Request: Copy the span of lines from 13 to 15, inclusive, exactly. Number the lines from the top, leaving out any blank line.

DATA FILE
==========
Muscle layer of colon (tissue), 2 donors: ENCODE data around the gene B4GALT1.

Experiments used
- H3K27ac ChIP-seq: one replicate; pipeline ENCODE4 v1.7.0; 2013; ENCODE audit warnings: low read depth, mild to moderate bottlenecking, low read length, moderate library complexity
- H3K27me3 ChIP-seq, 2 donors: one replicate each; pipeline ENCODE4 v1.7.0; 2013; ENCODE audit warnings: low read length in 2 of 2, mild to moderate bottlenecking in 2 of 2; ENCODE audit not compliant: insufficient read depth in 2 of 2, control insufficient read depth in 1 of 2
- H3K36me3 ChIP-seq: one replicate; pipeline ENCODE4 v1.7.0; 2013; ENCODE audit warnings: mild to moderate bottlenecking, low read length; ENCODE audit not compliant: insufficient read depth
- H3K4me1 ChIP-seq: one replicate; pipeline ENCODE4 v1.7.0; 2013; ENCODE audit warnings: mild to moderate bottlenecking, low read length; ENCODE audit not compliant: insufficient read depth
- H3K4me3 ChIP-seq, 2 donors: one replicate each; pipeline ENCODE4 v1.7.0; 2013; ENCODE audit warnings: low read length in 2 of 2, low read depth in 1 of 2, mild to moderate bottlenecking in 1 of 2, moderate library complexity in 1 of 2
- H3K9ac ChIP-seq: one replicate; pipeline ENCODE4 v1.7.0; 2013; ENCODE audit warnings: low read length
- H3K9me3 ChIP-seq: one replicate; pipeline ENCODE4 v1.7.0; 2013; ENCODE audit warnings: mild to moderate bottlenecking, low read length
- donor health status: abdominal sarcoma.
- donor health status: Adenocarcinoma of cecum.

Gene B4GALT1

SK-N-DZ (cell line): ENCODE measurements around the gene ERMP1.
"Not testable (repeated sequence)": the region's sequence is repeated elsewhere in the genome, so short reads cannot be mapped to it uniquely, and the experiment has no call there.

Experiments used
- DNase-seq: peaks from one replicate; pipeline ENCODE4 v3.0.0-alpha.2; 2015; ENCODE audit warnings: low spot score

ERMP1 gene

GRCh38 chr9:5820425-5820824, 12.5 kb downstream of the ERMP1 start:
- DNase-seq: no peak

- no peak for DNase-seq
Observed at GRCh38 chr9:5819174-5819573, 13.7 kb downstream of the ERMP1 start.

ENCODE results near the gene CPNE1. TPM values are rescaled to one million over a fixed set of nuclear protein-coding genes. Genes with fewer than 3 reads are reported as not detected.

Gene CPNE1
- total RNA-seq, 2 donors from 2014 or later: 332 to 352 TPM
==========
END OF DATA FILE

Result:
SK-N-DZ (cell line): ENCODE measurements around the gene ERMP1.
"Not testable (repeated sequence)": the region's sequence is repeated elsewhere in the genome, so short reads cannot be mapped to it uniquely, and the experiment has no call there.

Experiments used